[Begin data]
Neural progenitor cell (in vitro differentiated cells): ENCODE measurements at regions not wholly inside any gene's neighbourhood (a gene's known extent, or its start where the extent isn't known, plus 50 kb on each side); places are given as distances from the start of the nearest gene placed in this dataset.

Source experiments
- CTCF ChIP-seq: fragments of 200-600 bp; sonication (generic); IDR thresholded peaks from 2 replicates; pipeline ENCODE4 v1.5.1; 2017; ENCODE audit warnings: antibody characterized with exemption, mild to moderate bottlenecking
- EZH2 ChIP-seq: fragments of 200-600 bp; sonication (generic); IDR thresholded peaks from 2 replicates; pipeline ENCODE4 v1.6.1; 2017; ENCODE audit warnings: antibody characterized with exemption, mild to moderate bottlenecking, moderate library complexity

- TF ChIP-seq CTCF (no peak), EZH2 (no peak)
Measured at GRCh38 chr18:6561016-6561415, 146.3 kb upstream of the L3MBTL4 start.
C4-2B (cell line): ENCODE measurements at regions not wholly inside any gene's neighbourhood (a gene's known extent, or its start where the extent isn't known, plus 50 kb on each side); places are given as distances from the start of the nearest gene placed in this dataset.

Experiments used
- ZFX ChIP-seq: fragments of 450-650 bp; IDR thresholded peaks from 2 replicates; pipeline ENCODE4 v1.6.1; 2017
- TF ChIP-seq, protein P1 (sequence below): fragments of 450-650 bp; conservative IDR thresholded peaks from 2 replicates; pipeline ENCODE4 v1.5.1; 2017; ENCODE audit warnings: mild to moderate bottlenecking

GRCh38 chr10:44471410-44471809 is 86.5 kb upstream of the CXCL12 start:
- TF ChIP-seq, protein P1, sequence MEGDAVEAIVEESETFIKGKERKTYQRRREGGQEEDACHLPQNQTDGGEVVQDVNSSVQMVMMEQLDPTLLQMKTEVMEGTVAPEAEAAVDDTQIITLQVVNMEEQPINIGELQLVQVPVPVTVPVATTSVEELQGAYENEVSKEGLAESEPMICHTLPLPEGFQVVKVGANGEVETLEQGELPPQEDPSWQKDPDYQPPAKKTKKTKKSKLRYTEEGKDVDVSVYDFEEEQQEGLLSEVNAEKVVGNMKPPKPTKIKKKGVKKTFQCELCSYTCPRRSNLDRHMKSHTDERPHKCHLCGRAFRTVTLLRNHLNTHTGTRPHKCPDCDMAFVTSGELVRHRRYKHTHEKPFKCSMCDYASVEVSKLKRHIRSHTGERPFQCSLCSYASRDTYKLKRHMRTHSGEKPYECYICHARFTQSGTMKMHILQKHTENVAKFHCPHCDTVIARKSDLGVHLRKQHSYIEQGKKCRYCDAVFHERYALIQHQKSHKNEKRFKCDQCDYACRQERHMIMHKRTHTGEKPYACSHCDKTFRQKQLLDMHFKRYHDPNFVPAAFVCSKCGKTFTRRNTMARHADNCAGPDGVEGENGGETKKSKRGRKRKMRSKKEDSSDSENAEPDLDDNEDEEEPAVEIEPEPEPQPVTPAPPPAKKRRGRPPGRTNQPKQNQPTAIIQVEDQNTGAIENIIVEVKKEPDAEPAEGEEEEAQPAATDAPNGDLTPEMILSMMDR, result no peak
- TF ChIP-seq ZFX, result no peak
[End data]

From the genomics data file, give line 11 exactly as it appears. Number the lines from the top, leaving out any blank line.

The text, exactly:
GRCh38 chr10:44471410-44471809 is 86.5 kb upstream of the CXCL12 start: